Updated 22 March 2022
Low-interest rates mean savers are earning just pennies on their nest eggs. There could be a better way to use your spare cash, and one answer is overpaying on your mortgage instead.
When interest rates hit rock bottom, savers lose out. The Bank of England base rate is currently 0.1%, and many banks match this low offer. It’s a pretty miserable situation, given that this rate is below inflation, meaning savers will lose money in real value.
The good news is, savings aren’t the only way to save per se. By overpaying on your mortgage, you could reduce your debt and save money that way. You’d be making gains at the same rate as your mortgage. So, if your mortgage rate is 3%, for example, that’s the equivalent of savings that would earn 3% in interest.
Sounds like a win-win – but is it always the savvy move? We look into the benefits and disadvantages of overpaying on your mortgage below.
The most obvious plus-side of paying off more of your mortgage is that you’ll reduce your debt and bring yourself one step closer to living mortgage-free. Perhaps what is less obvious is that you’ll bring down the amount of interest you pay, too.
Say you have £150,000 left of a 20-year mortgage with a 3% rate. If you overpay a lump sum of £15,000 (that’s 10%), you will pay off your mortgage two years and seven months early. Plus, you’d save £11,210 in interest.
The likelihood is that the amount you save by overpaying your mortgage is much higher than you’d currently earn from savings. Using the example above, let’s say you keep the £15,000 cash in a 0.1% simple interest (not compound) savings account. You’d earn just 15 quid on it a year. And if interest was compounding monthly, you’d still only earn £180.99 annually. That makes the £11,210 in saved interest from overpaying the mortgage even more appealing.
Overpaying your mortgage could help you cut your loan-to-value (LTV). This is the proportion of your property price covered by your mortgage. It goes down if your property value goes up and as you pay off more of your mortgage. That’s why overpaying can help bring it down.
A good reason to bring down your LTV is that lenders use this figure to decide which deals they’ll offer you. The lower your LTV, the lower the interest rates you can access. So overpaying on your mortgage could mean that you get an even cheaper deal when you come to remortgage.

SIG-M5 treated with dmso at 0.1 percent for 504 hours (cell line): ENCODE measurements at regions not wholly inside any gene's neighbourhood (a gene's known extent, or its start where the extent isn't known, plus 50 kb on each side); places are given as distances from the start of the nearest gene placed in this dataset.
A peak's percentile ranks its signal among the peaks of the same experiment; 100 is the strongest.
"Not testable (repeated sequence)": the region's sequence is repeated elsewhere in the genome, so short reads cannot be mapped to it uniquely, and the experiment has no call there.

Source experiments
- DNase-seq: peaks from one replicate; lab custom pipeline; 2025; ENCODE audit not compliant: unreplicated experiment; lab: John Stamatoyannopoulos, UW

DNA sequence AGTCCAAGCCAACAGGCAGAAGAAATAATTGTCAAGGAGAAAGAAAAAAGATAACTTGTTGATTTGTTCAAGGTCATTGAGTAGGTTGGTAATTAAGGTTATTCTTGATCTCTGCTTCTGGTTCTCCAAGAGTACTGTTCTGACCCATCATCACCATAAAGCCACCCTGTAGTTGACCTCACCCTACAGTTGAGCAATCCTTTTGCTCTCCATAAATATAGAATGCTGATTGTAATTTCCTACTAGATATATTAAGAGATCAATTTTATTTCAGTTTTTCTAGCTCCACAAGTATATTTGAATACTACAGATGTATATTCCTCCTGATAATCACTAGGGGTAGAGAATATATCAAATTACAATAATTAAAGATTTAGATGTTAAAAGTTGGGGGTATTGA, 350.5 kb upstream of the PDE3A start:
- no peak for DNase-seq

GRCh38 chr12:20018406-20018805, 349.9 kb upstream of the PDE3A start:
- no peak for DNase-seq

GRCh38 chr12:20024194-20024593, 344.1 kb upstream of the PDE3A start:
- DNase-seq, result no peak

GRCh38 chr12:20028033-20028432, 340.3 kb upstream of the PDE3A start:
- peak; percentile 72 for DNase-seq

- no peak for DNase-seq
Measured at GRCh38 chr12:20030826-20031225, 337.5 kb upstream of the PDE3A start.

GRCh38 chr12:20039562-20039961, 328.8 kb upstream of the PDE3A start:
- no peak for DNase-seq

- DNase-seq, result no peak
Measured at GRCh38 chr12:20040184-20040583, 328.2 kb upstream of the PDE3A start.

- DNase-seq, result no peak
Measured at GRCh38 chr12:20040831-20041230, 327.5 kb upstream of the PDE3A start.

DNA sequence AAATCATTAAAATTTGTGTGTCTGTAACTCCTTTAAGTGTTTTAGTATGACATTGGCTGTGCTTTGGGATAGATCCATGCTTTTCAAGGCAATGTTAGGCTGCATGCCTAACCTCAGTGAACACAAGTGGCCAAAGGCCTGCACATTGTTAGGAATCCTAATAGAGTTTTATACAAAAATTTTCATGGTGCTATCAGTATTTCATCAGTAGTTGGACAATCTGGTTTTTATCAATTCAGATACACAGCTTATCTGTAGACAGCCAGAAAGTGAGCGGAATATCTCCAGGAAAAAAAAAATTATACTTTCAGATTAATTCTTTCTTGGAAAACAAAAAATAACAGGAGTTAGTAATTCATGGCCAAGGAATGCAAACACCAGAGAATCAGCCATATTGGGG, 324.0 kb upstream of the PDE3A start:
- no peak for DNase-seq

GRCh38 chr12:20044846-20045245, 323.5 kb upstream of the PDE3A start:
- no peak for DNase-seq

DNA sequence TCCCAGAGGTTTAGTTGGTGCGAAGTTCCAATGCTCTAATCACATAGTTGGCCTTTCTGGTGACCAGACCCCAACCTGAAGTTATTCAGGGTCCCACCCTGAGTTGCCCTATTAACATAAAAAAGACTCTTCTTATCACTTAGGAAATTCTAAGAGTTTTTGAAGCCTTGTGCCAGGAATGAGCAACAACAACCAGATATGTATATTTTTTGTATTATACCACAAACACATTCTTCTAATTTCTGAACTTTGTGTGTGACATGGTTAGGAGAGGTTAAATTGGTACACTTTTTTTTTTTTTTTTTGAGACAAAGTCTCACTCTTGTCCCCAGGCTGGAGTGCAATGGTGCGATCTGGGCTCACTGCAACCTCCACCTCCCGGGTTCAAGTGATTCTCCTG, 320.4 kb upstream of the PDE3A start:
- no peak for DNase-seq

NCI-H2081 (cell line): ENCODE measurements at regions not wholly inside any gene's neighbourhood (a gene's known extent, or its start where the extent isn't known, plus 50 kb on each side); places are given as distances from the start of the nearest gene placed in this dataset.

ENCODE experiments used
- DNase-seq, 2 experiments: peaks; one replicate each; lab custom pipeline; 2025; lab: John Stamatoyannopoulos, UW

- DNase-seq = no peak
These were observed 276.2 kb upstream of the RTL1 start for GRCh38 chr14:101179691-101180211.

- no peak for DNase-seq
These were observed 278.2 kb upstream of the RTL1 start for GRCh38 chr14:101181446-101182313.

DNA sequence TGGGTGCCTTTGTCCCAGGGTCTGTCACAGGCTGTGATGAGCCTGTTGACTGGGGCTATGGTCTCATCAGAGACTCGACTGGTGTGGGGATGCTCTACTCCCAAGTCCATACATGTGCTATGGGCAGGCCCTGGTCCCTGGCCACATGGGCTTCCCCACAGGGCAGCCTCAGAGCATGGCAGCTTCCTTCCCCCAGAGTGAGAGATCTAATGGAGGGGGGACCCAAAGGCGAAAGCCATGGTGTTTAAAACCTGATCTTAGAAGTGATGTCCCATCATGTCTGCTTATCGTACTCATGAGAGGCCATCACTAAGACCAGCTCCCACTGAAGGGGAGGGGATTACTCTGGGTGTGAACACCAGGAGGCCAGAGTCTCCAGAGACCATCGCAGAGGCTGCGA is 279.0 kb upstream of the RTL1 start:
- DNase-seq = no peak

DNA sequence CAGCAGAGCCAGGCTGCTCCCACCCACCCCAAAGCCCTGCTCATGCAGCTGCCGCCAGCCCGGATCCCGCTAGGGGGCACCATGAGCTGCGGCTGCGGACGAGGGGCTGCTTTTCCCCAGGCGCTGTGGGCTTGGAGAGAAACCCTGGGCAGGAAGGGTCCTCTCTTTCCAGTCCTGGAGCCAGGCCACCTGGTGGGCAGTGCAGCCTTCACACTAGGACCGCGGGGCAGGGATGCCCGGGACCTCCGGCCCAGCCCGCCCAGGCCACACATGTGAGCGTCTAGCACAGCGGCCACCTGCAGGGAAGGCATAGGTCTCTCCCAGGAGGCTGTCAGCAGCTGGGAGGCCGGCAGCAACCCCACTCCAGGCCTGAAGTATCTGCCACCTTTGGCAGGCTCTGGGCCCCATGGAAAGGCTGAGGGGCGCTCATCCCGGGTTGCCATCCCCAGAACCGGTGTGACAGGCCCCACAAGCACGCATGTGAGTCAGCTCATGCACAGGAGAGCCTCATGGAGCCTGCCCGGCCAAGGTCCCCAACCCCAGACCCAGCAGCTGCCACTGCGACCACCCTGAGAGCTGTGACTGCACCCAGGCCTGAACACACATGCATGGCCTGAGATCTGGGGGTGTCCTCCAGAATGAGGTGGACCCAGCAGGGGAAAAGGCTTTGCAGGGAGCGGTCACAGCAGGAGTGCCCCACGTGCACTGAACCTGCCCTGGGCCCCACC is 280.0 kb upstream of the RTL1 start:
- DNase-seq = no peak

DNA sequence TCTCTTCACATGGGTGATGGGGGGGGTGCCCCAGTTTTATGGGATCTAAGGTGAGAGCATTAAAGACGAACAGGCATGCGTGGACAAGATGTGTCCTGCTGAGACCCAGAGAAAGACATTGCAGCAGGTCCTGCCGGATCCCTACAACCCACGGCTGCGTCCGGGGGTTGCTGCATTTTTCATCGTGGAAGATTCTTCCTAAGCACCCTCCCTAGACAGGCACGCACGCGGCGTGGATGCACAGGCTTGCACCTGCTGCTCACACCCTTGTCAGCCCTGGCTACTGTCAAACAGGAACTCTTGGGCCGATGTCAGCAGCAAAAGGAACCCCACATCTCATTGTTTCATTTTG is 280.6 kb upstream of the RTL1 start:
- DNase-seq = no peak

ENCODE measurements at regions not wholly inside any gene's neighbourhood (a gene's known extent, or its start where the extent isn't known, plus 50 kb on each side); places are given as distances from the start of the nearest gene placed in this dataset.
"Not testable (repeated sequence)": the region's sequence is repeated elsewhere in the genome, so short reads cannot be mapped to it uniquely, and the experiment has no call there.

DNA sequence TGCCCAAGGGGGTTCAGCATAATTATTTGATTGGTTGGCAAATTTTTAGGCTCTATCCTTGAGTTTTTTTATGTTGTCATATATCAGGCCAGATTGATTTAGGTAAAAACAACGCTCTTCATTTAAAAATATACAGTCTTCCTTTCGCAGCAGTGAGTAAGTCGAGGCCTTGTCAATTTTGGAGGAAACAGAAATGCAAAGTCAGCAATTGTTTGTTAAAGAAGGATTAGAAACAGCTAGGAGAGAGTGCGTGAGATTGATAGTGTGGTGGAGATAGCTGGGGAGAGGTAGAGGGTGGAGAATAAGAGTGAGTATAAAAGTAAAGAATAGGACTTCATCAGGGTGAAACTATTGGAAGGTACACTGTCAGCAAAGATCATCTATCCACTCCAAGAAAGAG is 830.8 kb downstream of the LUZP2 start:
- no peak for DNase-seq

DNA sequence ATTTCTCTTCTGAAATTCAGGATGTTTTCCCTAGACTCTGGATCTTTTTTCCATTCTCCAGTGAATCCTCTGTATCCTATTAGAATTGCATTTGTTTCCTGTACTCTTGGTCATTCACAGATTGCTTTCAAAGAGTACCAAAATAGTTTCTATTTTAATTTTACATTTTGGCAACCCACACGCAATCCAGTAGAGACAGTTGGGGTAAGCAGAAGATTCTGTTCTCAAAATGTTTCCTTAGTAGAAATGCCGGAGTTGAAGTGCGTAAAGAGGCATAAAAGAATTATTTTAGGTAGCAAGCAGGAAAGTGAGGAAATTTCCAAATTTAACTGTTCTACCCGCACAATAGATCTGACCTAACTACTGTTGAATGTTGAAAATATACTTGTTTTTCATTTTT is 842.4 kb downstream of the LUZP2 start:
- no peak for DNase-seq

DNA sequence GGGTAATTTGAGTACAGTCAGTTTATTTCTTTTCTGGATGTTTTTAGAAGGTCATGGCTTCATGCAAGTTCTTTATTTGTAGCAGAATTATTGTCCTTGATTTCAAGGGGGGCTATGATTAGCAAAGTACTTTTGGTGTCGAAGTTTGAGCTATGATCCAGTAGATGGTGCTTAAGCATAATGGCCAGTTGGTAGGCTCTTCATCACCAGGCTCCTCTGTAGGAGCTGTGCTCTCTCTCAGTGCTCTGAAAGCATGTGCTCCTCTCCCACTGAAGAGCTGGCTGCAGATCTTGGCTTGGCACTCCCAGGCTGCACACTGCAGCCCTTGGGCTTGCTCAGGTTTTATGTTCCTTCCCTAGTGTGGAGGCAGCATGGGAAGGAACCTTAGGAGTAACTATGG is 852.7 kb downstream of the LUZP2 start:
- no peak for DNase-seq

Most fixed-rate mortgages come with an initial tie-in period, during which you can’t leave the deal without being penalised by a fee. The same applies to if you overpay on your mortgage, meaning you could be ‘fined’. These are called Early Repayment Charges (ERC), and they’re usually between 1% and 5% of the balance.
If you’ve got a £150,000 mortgage, even 1% will sting you with a £1,500 ERC. However, if you’ve got a £50,000 mortgage, 1% would only leave a £500 dent in your pocket, which may be worth it if you could cut down the balance and the interest by a significant amount.
There is also usually some leeway. Most lenders will let you overpay by around 10% a year during the tie-in period, which you can do in chunks or monthly overpayments. Don’t just take our word for it, though. Check your mortgage details before you overpay.
Wiping off your mortgage debt may be a big ambition, but it’s important that you always have some emergency cash available. If the pandemic has shown us anything, it’s that you really can’t know what’s around the corner. Generally, it’s a good idea to have three to six months’ pay (after tax) at hand, but ideally 12 months’ pay. You could need it for all sorts of reasons, from unexpected house repairs to covering your living costs if you suddenly can’t work for any reason.
However, this doesn’t necessarily apply if you have a flexible mortgage, like an offset or current account one. These give you the option to borrow back money you’ve paid off, so you won’t be strapped for cash if you overpay.
There are other ways you could get around the current meagre interest rates.
Shop around for better savings rates – although most current accounts won’t offer rates to be desired, some savings accounts could deliver reasonable returns. To give you an idea, NatWest and Royal Bank of Scotland currently have accounts that offer 3% on up to £1,000. Hunting out the best deals could help to protect your cash from rising inflation.
Pay off more expensive debt – your mortgage may be the biggest debt you have, but it might have a lower interest rate than other debts. Credit cards, unsecured loans and overdrafts can be much more expensive, and it’s generally advised to pay these off first.
Top up pension pot – if you have spare cash, putting it into your pension pot could be sensible as you’ll get tax relief on it, and it will be invested to help it grow. There’s no limit on how much you can pay into your pension, but only up to 100% of your salary or £40,000 attracts tax relief.
Remortgage to get a lower rate – another way to save money on your mortgage is to switch to a better deal. Given widespread low rates, changing deals could make your mortgage much cheaper. Just watch out for the ERC if you’re still in the tie-in period.
If you’re still unsure what to do, you should speak to a mortgage broker or an IFA. They’ll give you a clear snapshot of your options and help you search out the best deals.